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Thursday, November 10, 2005

More on schools

Elcie's advocate checked in today. He has spoken with the Principal and Vice Principal. At first the Principal was defensive but all of a sudden the light went on and he said "we're talking about Elcie?". The Vice Principal, a nice guy, knew immediately who was being discussed. He's the one who hands out Student of the Quarter (Elcie last year) awards and Honor Roll Certificate (Elcie 4 times straight - at her level of course). John (advocate) talked to the robot to set up a meeting but she hasn't returned his calls. With a three day weekend coming up, he wanted to let me know of the progress, such as it is. He had the feeling the Principal may have spoken with the robot because she was courteous over the phone and didn't try to defend her position. It should get interesting. Meantime, she jumped from a 3.6 math level to a 5.0 since school started this year. Real problem for the school, this child. I should be ashamed.

John, her advocate, is a Presbyterian minister (ordained I think but I'm not sure) and a liberal as well. He pastored a small, liberal Pres. church here but isn't doing that now. He arranged for the laptop which will follow her all the way through school, attends all the IEP meetings, and is always available to fight my battles when needed. Great guy all around. The best thing about him is he remembers all "his" kids. None of them are numbers to him.

Nicole, when I was in school in the fifties, the kids that took the "business" or "shop" classes, were considered not as bright as those of us who took college entrance. If I remember correctly, they weren't eligible for a State regents diploma which was a little higher class than the regular kind. It was as wrongheaded then as it is now. The kids like me who took the college entrance classes without going to college had no useful way of earning a living. Luckily for me, I've been typing since I was 10. It kept me from selling shoes or slinging hash for very long.

I was thinking more about the older kids who can't or don't want to go to college right after high school for whatever reason. They should be able to continue their education so they're not stuck in the poverty rut. That's what I meant by trade schools, not labeling kids.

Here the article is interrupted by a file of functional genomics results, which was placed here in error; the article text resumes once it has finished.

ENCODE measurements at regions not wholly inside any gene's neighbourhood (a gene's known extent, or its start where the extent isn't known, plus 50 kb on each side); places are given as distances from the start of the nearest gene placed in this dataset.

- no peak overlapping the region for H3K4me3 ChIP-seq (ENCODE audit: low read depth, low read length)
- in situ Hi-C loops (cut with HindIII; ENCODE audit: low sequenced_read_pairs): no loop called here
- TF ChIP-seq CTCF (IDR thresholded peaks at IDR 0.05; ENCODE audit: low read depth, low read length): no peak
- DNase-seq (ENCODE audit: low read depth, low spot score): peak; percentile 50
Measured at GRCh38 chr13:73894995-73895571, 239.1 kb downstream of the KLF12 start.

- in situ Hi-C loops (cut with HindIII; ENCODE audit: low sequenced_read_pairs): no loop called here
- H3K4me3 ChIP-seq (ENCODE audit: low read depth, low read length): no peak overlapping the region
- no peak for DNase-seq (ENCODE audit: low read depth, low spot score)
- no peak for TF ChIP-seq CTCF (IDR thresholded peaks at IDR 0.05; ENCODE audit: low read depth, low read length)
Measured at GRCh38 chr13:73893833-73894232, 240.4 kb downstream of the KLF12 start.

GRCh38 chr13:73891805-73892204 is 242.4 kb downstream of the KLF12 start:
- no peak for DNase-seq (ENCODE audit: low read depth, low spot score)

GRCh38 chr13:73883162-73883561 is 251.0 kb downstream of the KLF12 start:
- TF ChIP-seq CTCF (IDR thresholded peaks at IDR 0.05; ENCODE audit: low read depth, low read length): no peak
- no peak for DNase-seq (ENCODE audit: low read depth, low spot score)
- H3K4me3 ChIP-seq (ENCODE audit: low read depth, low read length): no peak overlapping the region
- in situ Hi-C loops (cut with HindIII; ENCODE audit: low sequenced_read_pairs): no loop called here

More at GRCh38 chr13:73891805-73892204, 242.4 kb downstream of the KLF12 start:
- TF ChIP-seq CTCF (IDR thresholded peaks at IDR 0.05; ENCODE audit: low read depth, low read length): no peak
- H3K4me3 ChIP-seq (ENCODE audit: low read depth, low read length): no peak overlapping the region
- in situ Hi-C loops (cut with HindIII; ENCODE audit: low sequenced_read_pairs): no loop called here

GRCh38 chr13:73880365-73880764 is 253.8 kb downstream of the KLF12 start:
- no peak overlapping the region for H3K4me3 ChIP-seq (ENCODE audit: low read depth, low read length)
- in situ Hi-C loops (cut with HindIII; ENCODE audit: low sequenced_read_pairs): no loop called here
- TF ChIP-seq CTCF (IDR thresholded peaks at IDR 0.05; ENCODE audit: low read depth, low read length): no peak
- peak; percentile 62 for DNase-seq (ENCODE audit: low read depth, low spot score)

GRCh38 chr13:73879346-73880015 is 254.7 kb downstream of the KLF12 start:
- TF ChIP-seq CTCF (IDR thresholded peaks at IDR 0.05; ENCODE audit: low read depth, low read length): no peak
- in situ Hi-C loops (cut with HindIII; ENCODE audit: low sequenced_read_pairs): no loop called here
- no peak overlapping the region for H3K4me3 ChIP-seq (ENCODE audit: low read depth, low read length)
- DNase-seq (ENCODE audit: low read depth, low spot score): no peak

When I attended San Francisco State part-time in the early 60's, it was free except for books. Golden Gate College cost next to nothing as well. Now we have to mortgage our lives to afford even a State college or university. Not everyone is eligible for loans or scholarships. There has to be a way to help these kids. And there are kids who don't think they want college. They might change their minds after they work for a while, but meantime job training would get them out of the minimum wage trap.

Watching CNN while I'm writing this. Senate wants to extend tax credits on capital gains while cutting $14,000,000,000 (yes I got the zeros right) from student loans. This is the same budget bill that's attacking Head Start, food stamps, and anything else they can think of except the wealthiest people.

No Child Left Behind? Kids our most valuable resource? What a joke.

All the while they're throwing a fit because Elcie missed a few days of school.

I never should have looked up at the t.v. Usually I tune a lot of it out.


L. said...

I am exhausted -- I volunteered all day making a $%#! quilt at the kids`s school, and then I cleaned the fish tank. I am commenting just to acknowlege reading your posts but am too tired to formulate any insightful reaction to them.

Nicole said...

Ann -- I know that some voke schools offer courses for people who wish to continue their education. However, they're not publicized well (for the most part) and sometimes by the time someone's in their early twenties, they've been shafted enough times not to trust themselves to make a go of a trade. If trade schools were considered more like junior/community colleges perhaps that might make a difference...I don't know.

The sad part about having kids these days is that the biggest childhood expense is really saving for those four years of college! My husband and I probably wouldn't be able to afford more than three children -- not because of the day-to-day expenses, but because of the cost of college. We are luckier than most -- he is able to stay at home full-time while I work -- but I still find it fascinating that a certain political party can refer to itself as "pro-family" and "compassionate" when it does everything in its power to prove the contrary. (And that's as political a statement as I'll make.)